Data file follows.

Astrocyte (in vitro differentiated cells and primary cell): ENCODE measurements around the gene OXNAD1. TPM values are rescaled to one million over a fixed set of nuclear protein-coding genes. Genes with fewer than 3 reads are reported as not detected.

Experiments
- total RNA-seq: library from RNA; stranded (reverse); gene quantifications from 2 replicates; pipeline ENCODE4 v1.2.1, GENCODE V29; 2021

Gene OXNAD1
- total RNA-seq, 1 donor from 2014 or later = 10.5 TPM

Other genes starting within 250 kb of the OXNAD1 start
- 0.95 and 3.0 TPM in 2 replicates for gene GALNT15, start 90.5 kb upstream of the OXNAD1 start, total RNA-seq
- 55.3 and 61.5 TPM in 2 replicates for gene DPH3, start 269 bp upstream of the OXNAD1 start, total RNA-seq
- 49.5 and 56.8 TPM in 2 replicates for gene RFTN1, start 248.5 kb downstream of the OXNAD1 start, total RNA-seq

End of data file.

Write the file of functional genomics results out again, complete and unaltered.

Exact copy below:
Astrocyte (in vitro differentiated cells and primary cell): ENCODE measurements around the gene OXNAD1. TPM values are rescaled to one million over a fixed set of nuclear protein-coding genes. Genes with fewer than 3 reads are reported as not detected.

Experiments
- total RNA-seq: library from RNA; stranded (reverse); gene quantifications from 2 replicates; pipeline ENCODE4 v1.2.1, GENCODE V29; 2021

Gene OXNAD1
- total RNA-seq, 1 donor from 2014 or later = 10.5 TPM

Other genes starting within 250 kb of the OXNAD1 start
- 0.95 and 3.0 TPM in 2 replicates for gene GALNT15, start 90.5 kb upstream of the OXNAD1 start, total RNA-seq
- 55.3 and 61.5 TPM in 2 replicates for gene DPH3, start 269 bp upstream of the OXNAD1 start, total RNA-seq
- 49.5 and 56.8 TPM in 2 replicates for gene RFTN1, start 248.5 kb downstream of the OXNAD1 start, total RNA-seq